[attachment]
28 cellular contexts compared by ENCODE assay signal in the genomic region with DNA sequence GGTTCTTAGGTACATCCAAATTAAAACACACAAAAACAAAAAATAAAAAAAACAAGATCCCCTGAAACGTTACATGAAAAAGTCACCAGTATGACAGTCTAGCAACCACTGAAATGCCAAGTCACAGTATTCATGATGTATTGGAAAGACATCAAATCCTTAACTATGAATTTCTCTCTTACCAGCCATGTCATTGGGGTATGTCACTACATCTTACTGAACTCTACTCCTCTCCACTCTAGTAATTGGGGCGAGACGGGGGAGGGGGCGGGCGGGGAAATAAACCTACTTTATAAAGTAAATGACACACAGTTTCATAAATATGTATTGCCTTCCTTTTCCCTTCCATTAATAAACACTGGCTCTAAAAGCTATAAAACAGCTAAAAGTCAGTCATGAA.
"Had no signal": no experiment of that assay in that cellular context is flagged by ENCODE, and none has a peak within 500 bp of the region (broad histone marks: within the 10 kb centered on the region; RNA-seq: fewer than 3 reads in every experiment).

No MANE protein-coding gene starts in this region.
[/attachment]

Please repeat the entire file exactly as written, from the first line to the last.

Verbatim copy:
28 cellular contexts compared by ENCODE assay signal in the genomic region with DNA sequence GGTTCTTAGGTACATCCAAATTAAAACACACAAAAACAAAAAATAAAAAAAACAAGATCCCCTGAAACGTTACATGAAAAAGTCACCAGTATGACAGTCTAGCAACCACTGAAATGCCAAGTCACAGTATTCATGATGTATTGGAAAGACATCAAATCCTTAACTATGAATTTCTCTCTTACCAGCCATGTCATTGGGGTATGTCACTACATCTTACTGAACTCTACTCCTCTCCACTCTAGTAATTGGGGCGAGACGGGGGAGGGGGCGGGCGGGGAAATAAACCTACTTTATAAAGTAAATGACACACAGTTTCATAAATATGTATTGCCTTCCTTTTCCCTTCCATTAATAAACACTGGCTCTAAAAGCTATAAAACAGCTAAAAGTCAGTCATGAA.
"Had no signal": no experiment of that assay in that cellular context is flagged by ENCODE, and none has a peak within 500 bp of the region (broad histone marks: within the 10 kb centered on the region; RNA-seq: fewer than 3 reads in every experiment).

No MANE protein-coding gene starts in this region.